These are just a few of the possibilities we are hoping this initiative can explore: and we’re very open to other ideas and suggestions as well. Write us at SourceLabUIUC@gmail.com.

Maya Vinokour (NYU): The Post-Soviet Public Sphere: Russian Media Culture in the 1990s – March 12, 2018

On March 12, 2018 UIUC’s Russian, East European, and Eurasian Center and SourceLab welcomed NYU Faculty Fellow Maya Vinokour to campus. A noted scholar and translator of Russian literature Vinokour spoke on her ongoing digital archive project The Post-Soviet Public Sphere. Vinokour’s project brings together the ephemeral artifacts of life and culture at the end of Soviet rule, including commercials, posters, newspapers, and websites. The difficulties in locating and studying these materials are myriad as she noted in her talk. No organized effort was undertaken to archive these materials and the occasionally chaotic state of Russian political, economic, and cultural affairs between the 1989 and 2000 render her ongoing project the only scholarly repository for many of these objects. Vinokour is also the co-editor and translator of Linor Goralik’s Found Life: Poems, Stories, Comics, a Play, and an Interview (Columbia University Press, 2017).

Major Grant Explores Classroom’s Place in the Future of the Historical Record

On Thursday, December 14, the Humanities Without Walls Consortium announced the results of its latest research challenge initiative, “The Work of the Humanities in a Changing Climate.”  It awarded one of these grants—a multi-year investment of $138,360—to a team of humanists from the University of Illinois at Urbana-Champaign, Michigan State University, and the University of Nebraska-Lincoln.  The project, titled “The Classroom and the Future of the Historical Record,” will explore how higher education should respond to recent, profound shifts in the way the sources of our knowledge about the past are made.   Students, faculty, and staff from SourceLab will participate in the project.

Mobile digital technologies have allowed documentation to become an ubiquitous practice that extends far beyond traditional memory institutions such as libraries and scholarly presses.  The Internet is not an archive in a professional sense, but it is filled with a vast panoply of artifacts—images, sounds, films, texts, and data—digitized and shared by people around the world.  Many of these sources can be difficult to interpret or cite, however.  Digitization often results in radical de-contextualization, with provenance and proof of authenticity being lost along the way.  Much of this new historical record is also being built on proprietary platforms provided by IT corporations (Facebook, Twitter).  Their primary aim is to commercialize private data, rather than to preserve and sustain knowledge of the past as a common good.

Continue reading “Major Grant Explores Classroom’s Place in the Future of the Historical Record”

Upcoming Lecture: Potential History of the Archive: The Micro Study of a Macro Institution by Prof. Ariella Azoulay (Brown), Nov. 29, 4-6pm at Spurlock Museum.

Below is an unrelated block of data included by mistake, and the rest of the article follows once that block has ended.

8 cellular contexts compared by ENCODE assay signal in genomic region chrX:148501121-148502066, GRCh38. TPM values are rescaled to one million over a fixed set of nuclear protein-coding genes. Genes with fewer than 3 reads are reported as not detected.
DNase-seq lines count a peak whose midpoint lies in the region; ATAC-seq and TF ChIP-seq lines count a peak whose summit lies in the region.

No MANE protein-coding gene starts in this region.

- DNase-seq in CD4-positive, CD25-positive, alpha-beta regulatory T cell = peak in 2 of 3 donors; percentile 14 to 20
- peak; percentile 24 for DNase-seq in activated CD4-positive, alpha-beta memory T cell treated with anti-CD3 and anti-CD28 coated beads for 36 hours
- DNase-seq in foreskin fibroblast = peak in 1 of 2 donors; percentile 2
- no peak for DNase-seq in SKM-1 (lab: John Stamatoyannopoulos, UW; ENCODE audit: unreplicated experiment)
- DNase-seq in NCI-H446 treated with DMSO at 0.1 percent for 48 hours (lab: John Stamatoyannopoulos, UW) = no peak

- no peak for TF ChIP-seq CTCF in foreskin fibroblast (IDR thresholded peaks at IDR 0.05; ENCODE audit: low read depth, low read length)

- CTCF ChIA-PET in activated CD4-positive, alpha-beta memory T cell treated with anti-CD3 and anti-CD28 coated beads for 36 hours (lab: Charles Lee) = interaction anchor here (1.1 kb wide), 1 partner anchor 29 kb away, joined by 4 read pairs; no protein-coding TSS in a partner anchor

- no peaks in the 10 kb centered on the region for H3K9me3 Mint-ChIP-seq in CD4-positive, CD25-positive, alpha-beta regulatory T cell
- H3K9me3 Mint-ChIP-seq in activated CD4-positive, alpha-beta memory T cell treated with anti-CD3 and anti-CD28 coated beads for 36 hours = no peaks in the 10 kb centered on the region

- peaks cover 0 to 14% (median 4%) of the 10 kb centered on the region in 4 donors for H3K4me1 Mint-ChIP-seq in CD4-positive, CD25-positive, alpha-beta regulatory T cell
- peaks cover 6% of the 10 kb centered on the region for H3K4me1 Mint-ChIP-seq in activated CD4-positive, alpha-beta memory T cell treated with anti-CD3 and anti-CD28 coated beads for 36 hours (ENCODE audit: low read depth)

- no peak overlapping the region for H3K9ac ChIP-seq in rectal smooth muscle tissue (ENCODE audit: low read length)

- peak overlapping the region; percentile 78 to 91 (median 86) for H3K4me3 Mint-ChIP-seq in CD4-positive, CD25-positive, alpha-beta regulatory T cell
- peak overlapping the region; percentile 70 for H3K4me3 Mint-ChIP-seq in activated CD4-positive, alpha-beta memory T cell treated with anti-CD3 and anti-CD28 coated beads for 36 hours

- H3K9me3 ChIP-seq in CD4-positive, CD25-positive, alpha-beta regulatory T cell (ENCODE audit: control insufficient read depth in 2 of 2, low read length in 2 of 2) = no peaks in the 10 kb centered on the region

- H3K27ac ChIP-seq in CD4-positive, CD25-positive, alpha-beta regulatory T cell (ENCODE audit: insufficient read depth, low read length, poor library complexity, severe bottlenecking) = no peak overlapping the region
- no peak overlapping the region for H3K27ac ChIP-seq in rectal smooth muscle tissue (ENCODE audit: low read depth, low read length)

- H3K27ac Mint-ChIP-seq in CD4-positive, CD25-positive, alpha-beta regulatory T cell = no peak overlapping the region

Potential History of the Archive: The Micro Study of a Macro Institution

November 29, 4-6pm

Knight Auditorium, Spurlock Museum

600 South Gregory, Urbana

University of Illinois at Urbana-Champaign

Archives are interwoven with the presence of those who occupy various positions of power, authorizing them to both preserve and expose materials, as well as with the presence of those who come to leaf through those materials. Yet, archives are also sites of “potential history,” unrealized possibility that motivated and directed the actions of various actors in the past, and of a possibility that may become our own and be reactivated to guide our actions. The power and potentiality of archives brings us to the juncture of the macro and micro, large-scale power structures and smaller scale forms of civil relations and being-together that existed, and exist, at any moment in history without being shaped solely let alone exhausted by macro institutions. This talk will draw on Professor Azoulay’s micro engagement with photographic archives of U.S. slavery to argue for the civil possibilities within the macro structures and macro histories of regime-made disasters.

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How To Edit When The World Is Burning

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Join us next Monday for Prof. Amanda Gailey’s talk How to Edit When the World is Burning at the Illinois Program for Research in the Humanities/Levis Faculty Center, 4th Floor at 3:30pm.

Amanda Gailey is Editor of the online journal, Scholarly Editing, the Annual of the Association for Documentary Editing. She is the author of Proofs of Genius: Collected Editions from the American Revolution to the Digital Age, which appeared in the University of Michigan’s Editorial Theory and Literary Criticism Series in 2015. She has written extensively on both the practice of the Digital Humanities, and on teaching digital editing skills in the undergraduate classroom. Her essay on teaching TEI techniques—“Teaching Attentive Reading and Motivated Writing through Digital Editing”—appeared in CEA Critic 76.3 (Spring/Summer 2014). She has also taught scholarly editing at the ADE’s famed Institute for the Editing of Historical Documents, sponsored by the NHPRC.